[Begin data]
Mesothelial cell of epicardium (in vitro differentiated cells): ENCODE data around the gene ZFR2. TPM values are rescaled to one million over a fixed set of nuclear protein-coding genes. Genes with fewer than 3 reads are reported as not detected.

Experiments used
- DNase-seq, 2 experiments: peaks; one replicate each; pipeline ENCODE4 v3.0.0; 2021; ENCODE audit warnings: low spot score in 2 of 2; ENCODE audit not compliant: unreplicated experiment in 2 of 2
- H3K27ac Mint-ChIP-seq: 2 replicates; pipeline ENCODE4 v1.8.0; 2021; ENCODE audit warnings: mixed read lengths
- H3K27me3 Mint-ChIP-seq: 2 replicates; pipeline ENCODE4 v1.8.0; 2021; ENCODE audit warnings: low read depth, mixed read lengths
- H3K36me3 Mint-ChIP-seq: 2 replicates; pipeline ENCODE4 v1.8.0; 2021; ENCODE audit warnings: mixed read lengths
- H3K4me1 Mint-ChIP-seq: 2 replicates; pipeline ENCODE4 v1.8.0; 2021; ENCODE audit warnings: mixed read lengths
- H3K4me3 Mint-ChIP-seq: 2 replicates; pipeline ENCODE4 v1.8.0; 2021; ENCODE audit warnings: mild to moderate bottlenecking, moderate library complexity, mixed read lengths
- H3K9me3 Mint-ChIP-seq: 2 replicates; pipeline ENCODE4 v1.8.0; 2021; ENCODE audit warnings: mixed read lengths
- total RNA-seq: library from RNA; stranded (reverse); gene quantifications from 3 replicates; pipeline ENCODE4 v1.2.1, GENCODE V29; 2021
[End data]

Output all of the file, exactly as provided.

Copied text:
Mesothelial cell of epicardium (in vitro differentiated cells): ENCODE data around the gene ZFR2. TPM values are rescaled to one million over a fixed set of nuclear protein-coding genes. Genes with fewer than 3 reads are reported as not detected.

Experiments used
- DNase-seq, 2 experiments: peaks; one replicate each; pipeline ENCODE4 v3.0.0; 2021; ENCODE audit warnings: low spot score in 2 of 2; ENCODE audit not compliant: unreplicated experiment in 2 of 2
- H3K27ac Mint-ChIP-seq: 2 replicates; pipeline ENCODE4 v1.8.0; 2021; ENCODE audit warnings: mixed read lengths
- H3K27me3 Mint-ChIP-seq: 2 replicates; pipeline ENCODE4 v1.8.0; 2021; ENCODE audit warnings: low read depth, mixed read lengths
- H3K36me3 Mint-ChIP-seq: 2 replicates; pipeline ENCODE4 v1.8.0; 2021; ENCODE audit warnings: mixed read lengths
- H3K4me1 Mint-ChIP-seq: 2 replicates; pipeline ENCODE4 v1.8.0; 2021; ENCODE audit warnings: mixed read lengths
- H3K4me3 Mint-ChIP-seq: 2 replicates; pipeline ENCODE4 v1.8.0; 2021; ENCODE audit warnings: mild to moderate bottlenecking, moderate library complexity, mixed read lengths
- H3K9me3 Mint-ChIP-seq: 2 replicates; pipeline ENCODE4 v1.8.0; 2021; ENCODE audit warnings: mixed read lengths
- total RNA-seq: library from RNA; stranded (reverse); gene quantifications from 3 replicates; pipeline ENCODE4 v1.2.1, GENCODE V29; 2021